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CA1816 – Dispose Pattern

April 13, 2008 Leave a comment

If you have code analysis enabled in your project you might get the following code analysis message on a bunch of your classes even when you have not implemented any finalizers.

Warning CA1816 : Microsoft.Usage : Change ‘xxx.Dispose()’ to call ‘GC.SuppressFinalize(object)’. This will prevent unnecessary finalization of the object once it has been disposed and it has fallen out of scope.

The explanations for this rule at MSDN Dispose methods should call SuppressFinalize for .NET Framework 2.0 says:

"The Dispose method lets users release resources at any time prior to the object becoming available for garbage collection. If the Dispose method is called, it frees the resources of the object, making finalization unnecessary. Dispose should call SuppressFinalize so the garbage collector does not call the finalizer of the object."

The .NET Framework 3.5 version Call GC.SuppressFinalize correctly is a bit different and says:

"The IDisposable.Dispose method lets users release resources at any time before the object becoming available for garbage collection. If the IDisposable.Dispose method is called, it frees resources of the object. This makes finalization unnecessary. IDisposable.Dispose should call GC.SuppressFinalize so the garbage collector does not call the finalizer of the object. To prevent derived types with finalizers from having to re-implement [System][.][IDisposable] and to call it, unsealed types without finalizers should still call GC.SuppressFinalize."

Does it mean that in .NET 3.5 they added some kind of code optimization that realizes I didn’t overload the finalizer object and thus the SuppressFinalizer line basically does nothing, so just add it anyway to be safe for the future is what code analysis is telling me?

Looking more carefully at the explanation of the latter. In particular, this part:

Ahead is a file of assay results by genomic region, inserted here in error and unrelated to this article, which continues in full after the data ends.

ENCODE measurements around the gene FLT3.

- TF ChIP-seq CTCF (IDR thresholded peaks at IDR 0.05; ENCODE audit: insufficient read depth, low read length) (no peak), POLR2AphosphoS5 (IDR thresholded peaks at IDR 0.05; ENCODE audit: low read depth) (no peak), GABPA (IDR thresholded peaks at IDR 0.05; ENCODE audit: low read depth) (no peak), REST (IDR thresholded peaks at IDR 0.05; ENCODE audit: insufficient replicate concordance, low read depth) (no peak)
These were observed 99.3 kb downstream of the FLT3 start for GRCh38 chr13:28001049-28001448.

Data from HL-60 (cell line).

"To prevent derived types with finalizers from having to re-implement [System][.][IDisposable] and to call it, unsealed types without finalizers should still call GC.SuppressFinalize."

In other words, they are saying that if your class isn’t sealed, then even if you don’t implement your own finalizer, you should still call SuppressFinalize() in your Dispose() method. That way, derived types only have to implement the protected Dispose(bool) method, and can rely on your base class implementation to deal with finalizer issues.

A simpler explanation of the above rules would be "A disposable type needs to implement IDisposable and provide a public Dispose(void) method that ends the object’s lifetime. If the type is not sealed, it should provide a protected Dispose(bool disposing) method where the actual cleanup logic lives. Dispose(void) then calls Dispose(true) followed by GC.SuppressFinalize(this). If your object needs a finalizer, then the finalizer calls Dispose(false). The cleanup logic in Dispose(bool) needs to be written to run correctly when called explicitly from Dispose(void), as well as from a finalizer thread. Dispose(void) and Dispose(bool) should be safely runnable multiple times, with no ill effects ."

//example dispose pattern using System; using System.Data.SqlClient; namespace Samples { public class DatabaseConnector : IDisposable { private SqlConnection _Connection = new SqlConnection(); public void Dispose() { Dispose(true); GC.SuppressFinalize(this); } protected virtual void Dispose(bool disposing) { if (disposing) { if (_Connection != null) { _Connection.Dispose(); _Connection = null; } } } } }

The call to SuppressFinalize() is very inexpensive in any case. If you don’t have a finalizer, then I’d agree that strictly speaking it’s not necessary. However it seems to be a good idea to go ahead and use it and that’s what the warning is telling.

 

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